with a pony version between 11 and 14 hands. Individuals may
average 900 to 1200 pounds. The neck should be graceful with
a neat, clean, symmetrically shaped head of medium length;
pointed ears; large, bright, wide set eyes; and a tapered
muzzle with large nostrils. The back should be reasonably
short and strong, the body deep and the ribs well sprung.
The foot should be well made, strong and in proper proportion
to the size of the horse. Good conformation permits their
special gaits to be performed in the proper manner.
Unlike a lot of gaited horses, the Missouri Fox Trotter is
not a showy horse with high stepping flashy gaits, but rather
a steady, dependable, sure footed animal which often nods
its head in time with the pleasant gait. The head and tail
are slightly elevated and the rhythmic beat of the hooves
along with the nodding action of the head give the appearance
of relaxation and poise. The movement is smooth and consistent
with no noticeable up and down motion. No special shoeing
or training is required for these 3 natural born gaits.
The breed’s signature Fox Trot is a broken diagonal gait
performed by walking in front and trotting behind, with reach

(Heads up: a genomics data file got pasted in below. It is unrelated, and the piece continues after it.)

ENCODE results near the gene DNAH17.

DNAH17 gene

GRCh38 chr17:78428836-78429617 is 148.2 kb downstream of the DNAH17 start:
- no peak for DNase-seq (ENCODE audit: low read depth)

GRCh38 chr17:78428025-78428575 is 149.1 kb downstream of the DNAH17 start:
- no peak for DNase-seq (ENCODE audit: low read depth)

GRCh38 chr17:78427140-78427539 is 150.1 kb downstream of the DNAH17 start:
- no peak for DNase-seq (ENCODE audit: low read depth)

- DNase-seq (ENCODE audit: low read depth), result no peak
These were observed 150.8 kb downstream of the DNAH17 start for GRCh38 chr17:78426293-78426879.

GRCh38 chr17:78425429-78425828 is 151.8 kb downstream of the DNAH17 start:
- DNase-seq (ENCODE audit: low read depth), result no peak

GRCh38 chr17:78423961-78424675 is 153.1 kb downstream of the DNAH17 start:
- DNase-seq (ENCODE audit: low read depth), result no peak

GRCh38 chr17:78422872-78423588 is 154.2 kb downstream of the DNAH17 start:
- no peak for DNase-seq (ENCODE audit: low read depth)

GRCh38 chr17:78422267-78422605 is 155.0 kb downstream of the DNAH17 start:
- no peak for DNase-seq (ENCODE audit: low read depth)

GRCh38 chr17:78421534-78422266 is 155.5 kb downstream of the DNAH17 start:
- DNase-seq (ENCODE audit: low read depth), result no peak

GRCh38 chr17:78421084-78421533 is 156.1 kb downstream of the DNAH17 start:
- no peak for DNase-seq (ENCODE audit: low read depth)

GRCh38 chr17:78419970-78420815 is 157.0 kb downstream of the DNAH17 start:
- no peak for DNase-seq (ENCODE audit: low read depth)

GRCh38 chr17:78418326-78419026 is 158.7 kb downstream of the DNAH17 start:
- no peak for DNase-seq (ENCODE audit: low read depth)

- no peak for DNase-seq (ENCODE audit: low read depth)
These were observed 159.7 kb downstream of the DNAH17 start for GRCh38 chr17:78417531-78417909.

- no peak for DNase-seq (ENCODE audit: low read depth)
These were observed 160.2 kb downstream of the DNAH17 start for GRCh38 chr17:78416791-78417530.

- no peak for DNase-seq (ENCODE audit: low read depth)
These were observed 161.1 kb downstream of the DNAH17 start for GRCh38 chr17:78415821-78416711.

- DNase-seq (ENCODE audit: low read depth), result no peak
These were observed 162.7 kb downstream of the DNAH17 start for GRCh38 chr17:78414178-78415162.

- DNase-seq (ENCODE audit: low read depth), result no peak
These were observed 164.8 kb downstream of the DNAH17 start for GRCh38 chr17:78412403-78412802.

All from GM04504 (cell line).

in each stride. The rhythm begins at the tip of the nose with
a characteristic headshake and continues back through the
ripple of the tail. There is no excessive animation, nor exaggerated
knee motion but the back feet have a sliding action resulting
from the horse breaking at the hocks. The front hoof of the
diagonal pair strikes the ground just before the rear hoof,
and one front hoof is on the ground at all times in the correct
fox trot. The head is slightly elevated with a rhythmic motion
matching the rear foot movement. The raised tail emphasizes
the rhythm naturally. The gait is extremely comfortable and
surefooted, and the horse can maintain it for long periods
of time with little fatigue.
The Flat Foot Walk is a rapid flat, four beat gait performed
in a square, stylish manner. It is distinctly different from
the fox trot which has a broken rhythm. A correctly performed
flat foot walk has the sound of an equal four beat cadence
produced by the hooves. The head shake is more animated than
in the fox trot and it gives a smooth ride.
The Canter is a three beat gait and is performed in a straight,
collected manner with head and tail slightly raised. The three
beat gait is has a rocking, or rolling, motion, starting from
the outside rear foot, to the inside rear outside front landing
together, and then to the inside front foot. The head is at
its lowest point when the inside front foot is on the ground.
It is not fast moving gait, and the horse should appear relaxed.
Missouri Fox Trotters make excellent mounts for children
and beginning riders because of their friendly, quiet, gentle
dispositions and willingness to please. A person who is inexperienced
with horses can ride a Missouri Fox Trotter with confidence
since these horses are quite attuned to their riders and the
smooth gait makes them easier to ride than the hard trotting
gait of a standard horse.
Author Resource:-> Crystal writes for http://www.HorseClicks.com,